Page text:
Gimme That Old Time Religion (Bashing)
I would not ordinarily take the time to talk about Harris. His argument is, frankly, stupefyingly simplistic, (which I know will be shocking statement to some, but bear with me.) What's more, this would ordinarily be off topic on this site because we are not interested in debates between theism and atheism. We are interested in the religious right and what to do about it. But Harris's argument does end up having something to do with that for a number of reasons, as I will discuss. Indeed, he and those who follow his argument believe that antireligionism is the response to the religious right because religion itself in all of its forms is responsible for it. No religion; no religious right. Simple, right? It gets a little more detailed, but not much.
Nevertheless, many people are very taken with his argument, which is essentially this: "Extreme" religion is the fault of moderate, even progressive religion and; the most "extreme," of those speaking in the name of Christianity, Islam or Judaism, adhere to most strongly, and best represent the central tenets of their respective faiths. These foundational notions of the Essential Harris, are cast in sharp relief in his recent op-ed in the Los Angeles Times, titled: "God's dupes: Moderate believers give cover to religious fanatics -- and are every bit as delusional."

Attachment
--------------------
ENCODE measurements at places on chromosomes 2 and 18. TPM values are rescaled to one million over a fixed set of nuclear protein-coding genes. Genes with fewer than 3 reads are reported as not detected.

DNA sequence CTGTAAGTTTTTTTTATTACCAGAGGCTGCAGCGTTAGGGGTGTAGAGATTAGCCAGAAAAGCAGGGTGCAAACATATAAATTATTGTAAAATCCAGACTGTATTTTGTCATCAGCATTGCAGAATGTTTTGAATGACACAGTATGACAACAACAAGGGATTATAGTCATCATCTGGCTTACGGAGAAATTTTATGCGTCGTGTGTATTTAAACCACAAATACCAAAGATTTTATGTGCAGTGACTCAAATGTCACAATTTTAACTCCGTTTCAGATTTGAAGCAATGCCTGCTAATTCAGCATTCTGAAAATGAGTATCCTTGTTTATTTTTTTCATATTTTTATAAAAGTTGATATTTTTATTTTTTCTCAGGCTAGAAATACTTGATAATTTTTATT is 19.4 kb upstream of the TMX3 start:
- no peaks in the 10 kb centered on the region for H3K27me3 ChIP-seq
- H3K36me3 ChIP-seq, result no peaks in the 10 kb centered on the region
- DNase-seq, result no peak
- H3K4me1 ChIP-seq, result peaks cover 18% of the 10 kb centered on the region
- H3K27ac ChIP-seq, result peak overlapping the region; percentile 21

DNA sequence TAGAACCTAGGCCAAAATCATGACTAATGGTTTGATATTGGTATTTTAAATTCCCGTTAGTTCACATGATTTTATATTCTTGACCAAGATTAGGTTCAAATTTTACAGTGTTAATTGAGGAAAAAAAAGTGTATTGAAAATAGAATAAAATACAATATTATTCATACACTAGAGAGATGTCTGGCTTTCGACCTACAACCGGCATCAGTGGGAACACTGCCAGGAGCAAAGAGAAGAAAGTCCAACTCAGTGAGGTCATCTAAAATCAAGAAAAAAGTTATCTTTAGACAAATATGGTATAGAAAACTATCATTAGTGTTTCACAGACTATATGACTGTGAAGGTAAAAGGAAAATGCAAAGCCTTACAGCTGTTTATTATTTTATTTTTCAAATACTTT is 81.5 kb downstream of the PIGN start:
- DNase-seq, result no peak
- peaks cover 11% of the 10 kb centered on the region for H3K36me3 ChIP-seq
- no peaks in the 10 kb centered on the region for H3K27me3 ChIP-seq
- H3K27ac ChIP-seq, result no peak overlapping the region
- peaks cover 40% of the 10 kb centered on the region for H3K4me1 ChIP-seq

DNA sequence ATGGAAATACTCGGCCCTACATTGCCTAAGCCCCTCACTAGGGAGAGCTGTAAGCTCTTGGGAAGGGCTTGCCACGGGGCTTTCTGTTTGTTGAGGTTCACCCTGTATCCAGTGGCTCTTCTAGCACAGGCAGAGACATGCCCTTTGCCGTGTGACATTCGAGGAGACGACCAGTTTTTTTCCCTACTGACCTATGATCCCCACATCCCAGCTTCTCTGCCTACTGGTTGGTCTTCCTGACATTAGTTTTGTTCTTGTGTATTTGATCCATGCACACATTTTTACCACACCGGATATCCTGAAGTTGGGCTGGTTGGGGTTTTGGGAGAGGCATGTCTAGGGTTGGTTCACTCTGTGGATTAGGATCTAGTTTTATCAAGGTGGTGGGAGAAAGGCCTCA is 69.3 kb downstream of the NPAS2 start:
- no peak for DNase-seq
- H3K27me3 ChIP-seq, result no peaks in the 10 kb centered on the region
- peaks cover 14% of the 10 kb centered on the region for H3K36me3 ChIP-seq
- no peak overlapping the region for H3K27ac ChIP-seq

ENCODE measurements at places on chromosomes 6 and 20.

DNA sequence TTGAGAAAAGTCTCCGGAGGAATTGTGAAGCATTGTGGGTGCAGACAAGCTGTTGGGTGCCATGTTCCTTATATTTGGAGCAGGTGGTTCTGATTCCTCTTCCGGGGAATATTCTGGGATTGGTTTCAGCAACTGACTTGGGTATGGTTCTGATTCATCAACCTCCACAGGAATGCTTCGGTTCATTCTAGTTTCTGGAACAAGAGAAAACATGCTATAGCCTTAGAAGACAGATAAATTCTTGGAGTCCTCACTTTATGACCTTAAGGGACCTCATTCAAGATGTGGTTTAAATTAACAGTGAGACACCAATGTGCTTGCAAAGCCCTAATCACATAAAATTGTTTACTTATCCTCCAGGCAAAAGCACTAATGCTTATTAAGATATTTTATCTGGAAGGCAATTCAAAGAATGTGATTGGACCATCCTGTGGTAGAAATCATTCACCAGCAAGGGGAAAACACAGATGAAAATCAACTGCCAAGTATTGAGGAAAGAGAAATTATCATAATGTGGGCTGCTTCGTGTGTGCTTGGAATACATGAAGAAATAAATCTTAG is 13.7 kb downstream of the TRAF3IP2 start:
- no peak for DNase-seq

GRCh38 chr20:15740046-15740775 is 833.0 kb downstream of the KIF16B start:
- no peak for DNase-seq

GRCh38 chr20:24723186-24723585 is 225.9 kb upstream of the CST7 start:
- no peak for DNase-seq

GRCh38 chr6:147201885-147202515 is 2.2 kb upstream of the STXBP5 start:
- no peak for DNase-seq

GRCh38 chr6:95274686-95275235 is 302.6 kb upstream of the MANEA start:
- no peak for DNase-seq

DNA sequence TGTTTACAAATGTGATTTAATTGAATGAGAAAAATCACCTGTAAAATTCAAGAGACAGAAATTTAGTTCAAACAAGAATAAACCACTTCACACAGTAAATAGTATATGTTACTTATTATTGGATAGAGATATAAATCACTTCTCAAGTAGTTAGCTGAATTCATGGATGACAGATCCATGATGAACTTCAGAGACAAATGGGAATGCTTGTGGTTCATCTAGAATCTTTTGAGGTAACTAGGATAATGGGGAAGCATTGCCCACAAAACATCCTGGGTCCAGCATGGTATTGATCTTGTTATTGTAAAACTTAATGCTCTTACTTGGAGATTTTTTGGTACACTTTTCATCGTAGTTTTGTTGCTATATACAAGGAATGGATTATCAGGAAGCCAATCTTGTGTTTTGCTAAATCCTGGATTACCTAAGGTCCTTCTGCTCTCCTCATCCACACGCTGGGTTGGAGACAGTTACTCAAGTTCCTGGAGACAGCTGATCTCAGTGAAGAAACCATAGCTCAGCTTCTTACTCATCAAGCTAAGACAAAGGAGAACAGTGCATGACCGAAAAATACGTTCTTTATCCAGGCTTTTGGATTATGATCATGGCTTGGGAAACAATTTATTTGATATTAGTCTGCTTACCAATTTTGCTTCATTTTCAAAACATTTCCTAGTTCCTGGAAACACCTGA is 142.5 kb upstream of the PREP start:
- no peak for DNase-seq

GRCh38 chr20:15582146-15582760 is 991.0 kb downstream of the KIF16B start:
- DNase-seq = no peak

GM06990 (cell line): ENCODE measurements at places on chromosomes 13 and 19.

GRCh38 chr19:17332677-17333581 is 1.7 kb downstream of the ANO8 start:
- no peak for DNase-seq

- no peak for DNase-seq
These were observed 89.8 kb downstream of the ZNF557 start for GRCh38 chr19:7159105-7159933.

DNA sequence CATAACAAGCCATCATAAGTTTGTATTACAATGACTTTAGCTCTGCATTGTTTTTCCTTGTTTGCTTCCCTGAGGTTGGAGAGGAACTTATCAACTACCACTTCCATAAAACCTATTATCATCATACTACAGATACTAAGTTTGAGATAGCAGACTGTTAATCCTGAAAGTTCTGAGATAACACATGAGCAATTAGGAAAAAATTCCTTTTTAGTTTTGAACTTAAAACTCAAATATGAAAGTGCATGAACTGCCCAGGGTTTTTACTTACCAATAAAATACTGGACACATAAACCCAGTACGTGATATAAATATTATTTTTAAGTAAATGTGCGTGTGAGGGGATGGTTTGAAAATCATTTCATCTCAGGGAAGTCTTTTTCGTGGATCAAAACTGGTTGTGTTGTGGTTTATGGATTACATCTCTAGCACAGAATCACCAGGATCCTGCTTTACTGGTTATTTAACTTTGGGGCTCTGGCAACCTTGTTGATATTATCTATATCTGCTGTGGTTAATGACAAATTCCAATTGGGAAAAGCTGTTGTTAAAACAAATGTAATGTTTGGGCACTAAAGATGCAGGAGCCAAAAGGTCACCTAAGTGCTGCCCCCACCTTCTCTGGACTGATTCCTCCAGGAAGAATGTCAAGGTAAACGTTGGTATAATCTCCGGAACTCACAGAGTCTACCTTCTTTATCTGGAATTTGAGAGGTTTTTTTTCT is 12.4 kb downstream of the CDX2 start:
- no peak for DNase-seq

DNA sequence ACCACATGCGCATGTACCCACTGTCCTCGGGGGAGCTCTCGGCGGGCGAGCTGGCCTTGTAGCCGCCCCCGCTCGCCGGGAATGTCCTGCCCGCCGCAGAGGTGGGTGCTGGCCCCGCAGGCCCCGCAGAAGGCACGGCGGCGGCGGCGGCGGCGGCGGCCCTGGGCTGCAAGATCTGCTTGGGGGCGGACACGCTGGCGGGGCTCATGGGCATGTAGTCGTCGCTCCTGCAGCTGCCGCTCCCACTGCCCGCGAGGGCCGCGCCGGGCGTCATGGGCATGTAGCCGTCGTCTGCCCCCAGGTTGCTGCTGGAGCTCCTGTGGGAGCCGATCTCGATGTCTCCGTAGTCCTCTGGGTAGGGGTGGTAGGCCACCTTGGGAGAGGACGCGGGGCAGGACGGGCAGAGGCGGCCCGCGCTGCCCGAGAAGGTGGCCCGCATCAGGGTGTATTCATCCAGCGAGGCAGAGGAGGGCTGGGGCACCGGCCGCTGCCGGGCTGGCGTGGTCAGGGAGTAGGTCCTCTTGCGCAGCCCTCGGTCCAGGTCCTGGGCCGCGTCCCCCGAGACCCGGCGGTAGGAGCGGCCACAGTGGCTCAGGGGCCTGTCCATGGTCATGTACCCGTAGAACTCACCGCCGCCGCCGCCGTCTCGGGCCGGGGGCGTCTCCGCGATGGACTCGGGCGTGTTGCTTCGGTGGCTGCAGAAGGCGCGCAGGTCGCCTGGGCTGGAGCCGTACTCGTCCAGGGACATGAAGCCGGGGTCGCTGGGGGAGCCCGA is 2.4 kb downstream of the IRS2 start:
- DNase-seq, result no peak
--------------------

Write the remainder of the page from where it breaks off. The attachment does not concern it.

Within every faith one can see people arranged along a spectrum of belief. Picture concentric circles of diminishing reasonableness: At the center, one finds the truest of true believers-the Muslim jihadis, for instance, who not only support suicidal terrorism but who are the first to turn themselves into bombs; or the Dominionist Christians, who openly call for homosexuals and blasphemers to be put to death.